We’ve taken to using our Thursdays for a day trip somewhere. There is so much of Texas we’ve never seen or experienced, so we decided a few months ago to start seeing our own area. We still believe that we have almost everything we need, entertainment and enjoyment-wise, right here within walking distance, but how can we know if we haven’t looked around? So, Thursdays are for daytripping.
On this Thursday we slept a little late, or I did, and didn’t pull out until late morning. We drove over a couple of blocks to a place Danielle where Danielle had done some work so she could pick up a check. We drove to United and filled up with gas. It took me four times to get the debit card in correctly and I felt like a moron and I guessed that they’d probably use the video footage in some kind of montage of middle-aged dementeds who can’t figure out the pumps.
On the road now, we headed south. Down through Richland Springs. Our destination – Kingsland. We’d been through Kingsland but had never stopped there. The drive down was stunning. It’s all beautiful, but once you get through San Saba it is something.
A ribbon of breathtaking beauty. If you’re ever blessed enough to be driving in Central Texas in Spring when the rains have come, you will see an almost endless bouquet of color straight from the Master’s palette. I have seen bouquets in the shops, painstakingly arranged by professionals, and they cannot stand next to the hundreds of miles of roadside wildflowers, set off brightly against the black pavement, the bluest skies, the greenest hills and fields, and the cotton-white clouds. People go on and on about Europe because there are old things there. Castles and whatnot, but Europe has nothing on Central Texas when the rains have come. I wanted to pull over and stop a thousand times and just look at it, but you’d never get anywhere.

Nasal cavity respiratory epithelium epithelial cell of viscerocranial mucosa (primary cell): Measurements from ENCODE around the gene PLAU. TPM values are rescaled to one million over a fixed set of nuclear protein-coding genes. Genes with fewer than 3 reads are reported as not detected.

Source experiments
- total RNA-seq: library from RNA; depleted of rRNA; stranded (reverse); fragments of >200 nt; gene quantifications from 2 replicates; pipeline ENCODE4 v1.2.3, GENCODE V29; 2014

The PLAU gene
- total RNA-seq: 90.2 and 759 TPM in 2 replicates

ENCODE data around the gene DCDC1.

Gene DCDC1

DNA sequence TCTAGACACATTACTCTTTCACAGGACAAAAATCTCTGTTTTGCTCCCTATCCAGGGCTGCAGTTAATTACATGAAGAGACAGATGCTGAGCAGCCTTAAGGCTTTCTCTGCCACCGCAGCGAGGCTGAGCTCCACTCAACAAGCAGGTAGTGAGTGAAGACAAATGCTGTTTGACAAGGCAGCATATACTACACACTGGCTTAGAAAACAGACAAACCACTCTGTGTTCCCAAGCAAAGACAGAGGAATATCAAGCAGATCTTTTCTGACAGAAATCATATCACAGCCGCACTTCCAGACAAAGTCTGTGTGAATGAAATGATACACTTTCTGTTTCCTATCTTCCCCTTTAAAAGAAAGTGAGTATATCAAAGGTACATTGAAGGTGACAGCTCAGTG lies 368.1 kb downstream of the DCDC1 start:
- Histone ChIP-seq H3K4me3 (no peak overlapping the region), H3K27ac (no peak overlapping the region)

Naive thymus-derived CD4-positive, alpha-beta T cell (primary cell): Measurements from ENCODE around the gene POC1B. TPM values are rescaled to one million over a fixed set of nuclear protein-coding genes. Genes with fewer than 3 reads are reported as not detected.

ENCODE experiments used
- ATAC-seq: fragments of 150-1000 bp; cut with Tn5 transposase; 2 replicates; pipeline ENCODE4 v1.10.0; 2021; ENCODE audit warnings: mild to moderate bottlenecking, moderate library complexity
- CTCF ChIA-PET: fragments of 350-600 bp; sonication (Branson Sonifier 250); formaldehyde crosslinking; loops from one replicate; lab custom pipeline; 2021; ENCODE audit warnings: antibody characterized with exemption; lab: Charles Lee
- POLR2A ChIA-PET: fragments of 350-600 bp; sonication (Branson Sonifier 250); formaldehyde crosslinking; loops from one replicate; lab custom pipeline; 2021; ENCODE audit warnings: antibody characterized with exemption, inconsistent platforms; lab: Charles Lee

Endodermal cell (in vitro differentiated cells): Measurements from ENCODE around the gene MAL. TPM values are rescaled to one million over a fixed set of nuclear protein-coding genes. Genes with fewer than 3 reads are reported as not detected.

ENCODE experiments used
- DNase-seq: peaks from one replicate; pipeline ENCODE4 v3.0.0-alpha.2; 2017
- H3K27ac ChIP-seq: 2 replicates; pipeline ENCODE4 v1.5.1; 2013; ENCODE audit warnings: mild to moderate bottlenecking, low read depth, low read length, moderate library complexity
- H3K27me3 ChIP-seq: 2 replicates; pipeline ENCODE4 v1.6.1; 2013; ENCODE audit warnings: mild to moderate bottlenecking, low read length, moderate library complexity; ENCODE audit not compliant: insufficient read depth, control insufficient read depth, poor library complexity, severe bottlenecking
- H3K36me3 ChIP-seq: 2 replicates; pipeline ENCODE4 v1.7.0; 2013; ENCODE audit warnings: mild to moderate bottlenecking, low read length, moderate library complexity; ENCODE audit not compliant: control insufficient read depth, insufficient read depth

In Kingsland, we started at a burger restaurant on the river. The food was good and the beer was cold and the humidity formed droplets on the outside of the can. I ordered a Woodford Reserve with ice and got it in a plastic cup with junky ice. Bartender free-poured with no pourer. All of these things are abominable to me if I’m paying for them. We moved on to a place on the river called the Llano Slab where you can bring chairs or towels or a blanket and sit out by the river and wade in or swim if the water is deep enough. The shells and sharp rocks were tough on my baby-smooth feet, but I hobbled over and got in the water. But it was too tough, even for me. I need water shoes next time. I had one can of cold beer from a bag with ice from home, and when it got hot enough and the breeze stopped blowing and the mesquite shade wasn’t doing it, we packed back up and went to another riverfront restaurant with a nice deck. We ordered a beer and watched the boats circle in the blue water, white wakes mirroring the puffy clouds, and the white bridge over the river with cars buzzing over it. Off in the distance, the millionaire’s houses on the canals with stone boathouses stood guard. This place was gorgeous.
The afternoon was getting on and it was time to turn for home.
We have all of this at home. Not the same, but not far off. We have a place we go to on Sundays up at the lake where we sit out and drink a cold beer and watch the boats circle. There are places we know where we can walk or sit by the riverside, and somewhere we can even get in and wade if we want. I’m glad we’re doing our day trips, but so far they’ve only emphasized how great our little corner of Texas is. Most of what we want to do is in walking distance, and the rest can be found in a very short drive.
It’s good to travel, and it’s good to come home.
*If you know of a place we should go on a Thursday, let me know! Our only rule is that it can’t take more than 3 hours to get there.*
Michael Bunker is a local columnist for BrownwoodNews.com whose columns appear periodically on the website.